Annu. Rev. Astron. Astrophys. 1994. 32: 531-590
Copyright © 1994 by . All rights reserved

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10.3. Future Prospects

Some of the most exciting developments in this field have come from gravitational lensing studies and we can expect a proliferation of these efforts in the next few years. Macrolensing searches are placing ever more stringent limits of the number of high mass baryonic objects; microlensing searches may have already provided evidence for low mass ones. It is surely significant that microlensing evidence from both quasars and stars all point towards lens masses in the range 0.001-0.1 Msun. Admittedly, the masses indicated by the MACHO and EROS results are marginally too high; the most likely values are all in the M-dwarf range, whereas light constraints require the halo objects to be smaller than 0.08 Msun. Nevertheless, there is a fairly broad probability distribution for the lensing masses, depending on the assumed velocity and spatial distribution of the halo objects (Kerins 1994), so this puzzle may yet be resolved.

Although we have not reviewed here the plethora of theoretical papers that have appeared since the microlensing results were announced, it should be stressed that, even if the lensing results are genuine, they do not preclude WIMPs from providing some or even most of the dark halo. This is because the microlensing searches only probe the part of the halo at Galactocentric radii from 10-20 kpc, whereas the halo itself could extend much further than this There could therefore be plenty of WIMPs further out, especially if the dark baryons are preferentially concentrated as a result of dissipation. Even within the 10-20 kpc region, the number of MACHO and EROS events observed merely suggests that the fraction of halo mass in MACHOs must exceed 10% (Gates & Turner 1994). It is therefore important that WIMP searchers should not be too discouraged by the success of the MACHO searchers. It still seems a fair bet that the world needs both MACHOs and WIMPs.

Another source of exciting developments in this field has been COBE. We have seen that the FIRAS constraints on the microwave spectral distortions and the DIRRE measurements of the infrared background density already severely restrict any scenario in which the dark matter is in the relics of massive stars. This is especially true if the radiation has been reprocessed into the far-IR by dust. Indeed, the only hope for these scenarios may be that the radiation remains in the near-IR where it may be hidden by interplanetary dust emission. The FIRAS constraints on the Compton y-parameter may also exclude the supermasive accreting black hole scenario. The CORE DMR constraints on the microwave anisotropies (though not treated in detail here) are also highly pertinent to the baryonic dark matter scenarios. Some people claim that these already rule out baryon-dominated models, but this conclusion is sensitive to assumptions about the form of the initial density fluctuations, so this has not been stressed here.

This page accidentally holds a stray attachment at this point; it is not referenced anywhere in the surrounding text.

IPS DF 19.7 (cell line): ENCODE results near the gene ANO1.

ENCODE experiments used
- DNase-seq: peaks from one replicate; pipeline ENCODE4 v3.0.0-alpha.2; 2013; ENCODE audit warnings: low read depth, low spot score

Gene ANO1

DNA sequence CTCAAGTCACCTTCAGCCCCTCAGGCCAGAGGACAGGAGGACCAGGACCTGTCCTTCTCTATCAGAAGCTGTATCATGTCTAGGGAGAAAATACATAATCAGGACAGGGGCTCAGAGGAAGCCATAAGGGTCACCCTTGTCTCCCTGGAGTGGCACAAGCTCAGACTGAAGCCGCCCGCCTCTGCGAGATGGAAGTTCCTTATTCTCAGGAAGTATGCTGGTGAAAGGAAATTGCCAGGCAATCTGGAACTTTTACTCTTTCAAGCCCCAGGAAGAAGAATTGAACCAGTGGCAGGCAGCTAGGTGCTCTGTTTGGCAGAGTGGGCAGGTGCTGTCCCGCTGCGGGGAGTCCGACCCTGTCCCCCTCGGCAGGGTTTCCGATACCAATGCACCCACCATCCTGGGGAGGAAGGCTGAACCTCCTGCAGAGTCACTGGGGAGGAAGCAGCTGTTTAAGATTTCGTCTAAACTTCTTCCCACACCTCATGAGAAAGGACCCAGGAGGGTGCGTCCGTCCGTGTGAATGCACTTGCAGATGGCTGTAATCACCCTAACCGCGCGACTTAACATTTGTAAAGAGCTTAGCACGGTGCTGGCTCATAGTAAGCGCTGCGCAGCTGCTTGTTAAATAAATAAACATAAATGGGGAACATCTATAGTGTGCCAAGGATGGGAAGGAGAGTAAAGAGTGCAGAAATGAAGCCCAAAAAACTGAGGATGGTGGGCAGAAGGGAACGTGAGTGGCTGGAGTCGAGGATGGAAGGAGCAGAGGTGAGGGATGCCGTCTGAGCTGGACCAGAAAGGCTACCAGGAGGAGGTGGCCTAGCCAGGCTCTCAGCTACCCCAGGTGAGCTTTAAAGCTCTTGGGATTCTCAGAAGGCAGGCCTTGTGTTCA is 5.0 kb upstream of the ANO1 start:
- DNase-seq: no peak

Looking further to the future, two more developments will have an important impact. If the halo dark matter is in brown dwarfs, then the next generation of infrared space satellites will either detect these or push their mass down to below 0.001 Msun. In this case, we have stressed the importance of knowing whether the brown dwarfs are clustered because this determines whether one is seeking discrete or extended sources. If the halo dark matter is in black holes, then the next generation of gravitational wave detectors (either ground-based or space-based interferometers) will have an excellent chance of detecting the associated gravitational radiation - the period and amplitude of the waves will indicate the mass and formation redshift of the black holes. It seems likely that MACHOS will have been identified or excluded by the end of the millenium!


Much of my own work over the past decade has focused on the topic of this review, so I hope my own prejudices have not shown too glaringly. I would like to thank all my baryonic-dark-matter collaborators over this period for many enjoyable and stimulating interactions: Dave Arnett, Keith Ashman, Bruno Bertotti, Dick Bond, Wolfgang Glatzel, Craig Hogan, Satoru Ikeuchi, Eamonn Kerins, Cedric Lacey, Jonathan McDowell, Joel Primack, Martin Rees, Michael Rowan-Robinson, Mary Sakellariadou, Humitako Sato, Joe Silk, and Mike Turner. I would also like to thank Cathy Clarke, Andy Fabian, Gerry Gilmore. Mike Hawkins, George Lake, Ben Moore, Adi Nusser, Bernard Pagel, and Sasha Polnarev for helpful discussions. Finally, I would like to thank Eamonn Kerins for helping me in my literature search and Jonathan Gilbert for his assistance in producing the figures.

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